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The Blue & Gray Press | August 16, 2018

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Editorial: The importance of the Brian Williams downfall

Editorial: The importance of the Brian Williams downfall


Brian Williams, the lead anchor of the NBC Nightly News and considered by some as the “face of American journalism,” is under fire, figuratively, for his claim that he came under fire, literally, while covering the Iraq War in early 2003.

The story started innocuously enough, with Williams reporting that a helicopter ahead of his own convoy was shot down by insurgent fire. From there, the story morphed, taking shape over almost 12 years and turning into a harrowing tale of how Williams’ own helicopter was brought down by enemy fire.

These inconsistencies in his reporting spurred many news sources to comb through Williams’ stories, finding other exaggerations involving the events of Hurricane Katrina, in which Williams later recounted seeing a body float by his hotel in the French Quarter, one of the few areas of New Orleans that did not suffer heavy flooding.

The puzzling part of the story comes from the fact that in his broadcasts Williams tends to stick solely to the facts, reporting the truth. It’s only later as he recounts his experiences and adventures that the fish becomes large and larger until it eventually takes over his seat at NBC.

That a journalist was caught in a web of lies is troubling but, unfortunately, not uncommon. The Stephen Glasses and Jayson Blair’s of the industry have prepared us for these circumstance. And yet few have fallen so fast and so far as Williams.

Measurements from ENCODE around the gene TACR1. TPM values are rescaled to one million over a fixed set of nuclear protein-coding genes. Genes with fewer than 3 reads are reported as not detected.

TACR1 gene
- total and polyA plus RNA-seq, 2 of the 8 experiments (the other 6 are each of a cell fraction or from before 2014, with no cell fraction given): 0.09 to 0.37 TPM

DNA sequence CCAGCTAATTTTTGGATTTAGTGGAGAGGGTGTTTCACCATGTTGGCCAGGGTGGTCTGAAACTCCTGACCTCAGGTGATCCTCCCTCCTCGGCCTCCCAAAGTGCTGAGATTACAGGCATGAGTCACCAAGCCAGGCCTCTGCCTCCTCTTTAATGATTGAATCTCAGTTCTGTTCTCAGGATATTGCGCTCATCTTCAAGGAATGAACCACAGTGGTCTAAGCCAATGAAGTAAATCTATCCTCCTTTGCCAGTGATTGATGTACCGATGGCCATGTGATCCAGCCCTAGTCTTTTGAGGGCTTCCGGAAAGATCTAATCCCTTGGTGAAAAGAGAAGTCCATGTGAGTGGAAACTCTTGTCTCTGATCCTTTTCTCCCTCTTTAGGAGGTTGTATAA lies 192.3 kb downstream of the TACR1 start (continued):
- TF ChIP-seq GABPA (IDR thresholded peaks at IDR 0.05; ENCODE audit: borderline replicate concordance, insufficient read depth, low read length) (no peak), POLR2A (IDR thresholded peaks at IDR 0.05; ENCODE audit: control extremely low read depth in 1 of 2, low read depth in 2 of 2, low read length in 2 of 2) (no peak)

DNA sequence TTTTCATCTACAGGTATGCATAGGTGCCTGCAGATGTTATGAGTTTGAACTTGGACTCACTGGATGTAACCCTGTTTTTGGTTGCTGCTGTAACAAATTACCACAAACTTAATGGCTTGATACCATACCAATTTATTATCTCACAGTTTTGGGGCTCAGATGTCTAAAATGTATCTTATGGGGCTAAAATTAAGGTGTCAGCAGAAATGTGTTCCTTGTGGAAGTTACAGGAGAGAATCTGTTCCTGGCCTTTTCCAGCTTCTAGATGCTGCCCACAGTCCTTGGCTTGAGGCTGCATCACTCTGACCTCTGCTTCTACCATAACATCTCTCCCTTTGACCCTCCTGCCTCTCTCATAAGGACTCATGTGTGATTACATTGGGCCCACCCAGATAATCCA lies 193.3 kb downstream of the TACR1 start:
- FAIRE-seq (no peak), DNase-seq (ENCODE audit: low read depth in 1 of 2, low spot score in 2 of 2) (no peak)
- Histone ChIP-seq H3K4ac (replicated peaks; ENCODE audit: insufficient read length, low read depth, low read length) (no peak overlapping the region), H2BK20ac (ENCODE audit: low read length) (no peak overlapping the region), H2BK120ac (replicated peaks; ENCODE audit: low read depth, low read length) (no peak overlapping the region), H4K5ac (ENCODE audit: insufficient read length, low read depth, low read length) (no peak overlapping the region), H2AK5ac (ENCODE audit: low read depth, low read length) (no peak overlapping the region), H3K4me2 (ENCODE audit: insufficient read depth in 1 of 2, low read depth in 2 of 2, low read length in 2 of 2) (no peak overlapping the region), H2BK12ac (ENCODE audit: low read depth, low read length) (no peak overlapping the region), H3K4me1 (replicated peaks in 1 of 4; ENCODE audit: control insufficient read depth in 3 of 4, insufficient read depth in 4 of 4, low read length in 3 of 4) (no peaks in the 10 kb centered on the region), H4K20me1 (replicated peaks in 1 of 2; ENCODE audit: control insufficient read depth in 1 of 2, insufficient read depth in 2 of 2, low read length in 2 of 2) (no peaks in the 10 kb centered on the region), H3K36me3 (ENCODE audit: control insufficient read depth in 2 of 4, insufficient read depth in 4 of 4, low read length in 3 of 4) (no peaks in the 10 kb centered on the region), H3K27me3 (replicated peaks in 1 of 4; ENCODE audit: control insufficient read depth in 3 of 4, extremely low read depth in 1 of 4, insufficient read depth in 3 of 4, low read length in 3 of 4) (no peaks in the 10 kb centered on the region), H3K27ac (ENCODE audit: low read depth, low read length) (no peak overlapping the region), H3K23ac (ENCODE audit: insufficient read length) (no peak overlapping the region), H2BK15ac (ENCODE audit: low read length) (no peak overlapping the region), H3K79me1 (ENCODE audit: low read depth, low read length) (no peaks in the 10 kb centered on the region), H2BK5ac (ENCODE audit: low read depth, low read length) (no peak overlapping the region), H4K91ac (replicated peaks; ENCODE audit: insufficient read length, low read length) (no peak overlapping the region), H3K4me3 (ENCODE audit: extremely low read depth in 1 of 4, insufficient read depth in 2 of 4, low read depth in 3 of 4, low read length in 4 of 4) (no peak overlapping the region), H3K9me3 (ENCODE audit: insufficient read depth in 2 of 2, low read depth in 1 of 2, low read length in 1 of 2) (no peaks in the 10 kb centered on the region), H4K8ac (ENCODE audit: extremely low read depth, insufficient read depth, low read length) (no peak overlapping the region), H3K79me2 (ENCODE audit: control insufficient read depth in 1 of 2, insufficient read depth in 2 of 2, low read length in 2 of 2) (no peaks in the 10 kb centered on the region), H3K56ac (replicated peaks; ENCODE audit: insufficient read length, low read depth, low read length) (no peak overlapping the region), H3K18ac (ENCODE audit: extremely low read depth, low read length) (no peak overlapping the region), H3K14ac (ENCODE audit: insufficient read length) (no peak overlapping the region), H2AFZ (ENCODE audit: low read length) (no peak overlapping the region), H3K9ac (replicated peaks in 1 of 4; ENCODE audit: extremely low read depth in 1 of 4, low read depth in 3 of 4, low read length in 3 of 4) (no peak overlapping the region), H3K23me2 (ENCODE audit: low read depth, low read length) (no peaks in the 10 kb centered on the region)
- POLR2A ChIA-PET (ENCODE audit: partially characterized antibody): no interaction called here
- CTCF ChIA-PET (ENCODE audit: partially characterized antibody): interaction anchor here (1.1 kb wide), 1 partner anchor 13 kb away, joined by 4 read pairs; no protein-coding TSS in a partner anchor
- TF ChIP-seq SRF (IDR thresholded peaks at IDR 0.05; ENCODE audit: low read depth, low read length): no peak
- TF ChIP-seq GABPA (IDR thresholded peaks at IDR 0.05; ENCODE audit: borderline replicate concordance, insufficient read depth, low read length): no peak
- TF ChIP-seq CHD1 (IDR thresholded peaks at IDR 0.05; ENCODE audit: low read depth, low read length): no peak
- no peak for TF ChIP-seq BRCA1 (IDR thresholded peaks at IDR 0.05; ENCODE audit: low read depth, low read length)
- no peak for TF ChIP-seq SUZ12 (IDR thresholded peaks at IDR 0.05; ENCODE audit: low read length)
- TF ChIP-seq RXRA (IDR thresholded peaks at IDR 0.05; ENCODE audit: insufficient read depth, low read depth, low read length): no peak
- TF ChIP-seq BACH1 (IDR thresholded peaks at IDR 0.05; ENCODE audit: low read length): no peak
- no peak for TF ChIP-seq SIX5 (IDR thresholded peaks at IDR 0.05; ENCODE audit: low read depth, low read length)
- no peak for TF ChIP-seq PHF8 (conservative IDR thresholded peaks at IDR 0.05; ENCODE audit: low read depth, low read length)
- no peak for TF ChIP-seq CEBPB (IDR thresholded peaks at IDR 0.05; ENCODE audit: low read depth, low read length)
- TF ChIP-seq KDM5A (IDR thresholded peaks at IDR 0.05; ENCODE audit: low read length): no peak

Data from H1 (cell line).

Williams was handed the NBC news desk from the much respected and distinguished Tom Brokaw, a detail that automatically instills a certain level of implied trust. Instead of fulfilling this trust, Williams has placed himself within the stories, seeking celebrity instead of credibility.

The situation is troubling not only to journalists, but to viewers as well. The entire field of journalism has shifted uncomfortably, now on edge and hyper aware of any possible mistakes, putting everyone under the microscope. And the American people have now found themselves in search of a “trusted name in news,” as that the former name has let them down.

At this time, as Americans are reassessing their trust and faith in news sources, journalists must be sure to hold themselves to the highest possible standards. With credibility at an all time low, journalism stands on a precipice, and Williams threatens to pull us over.



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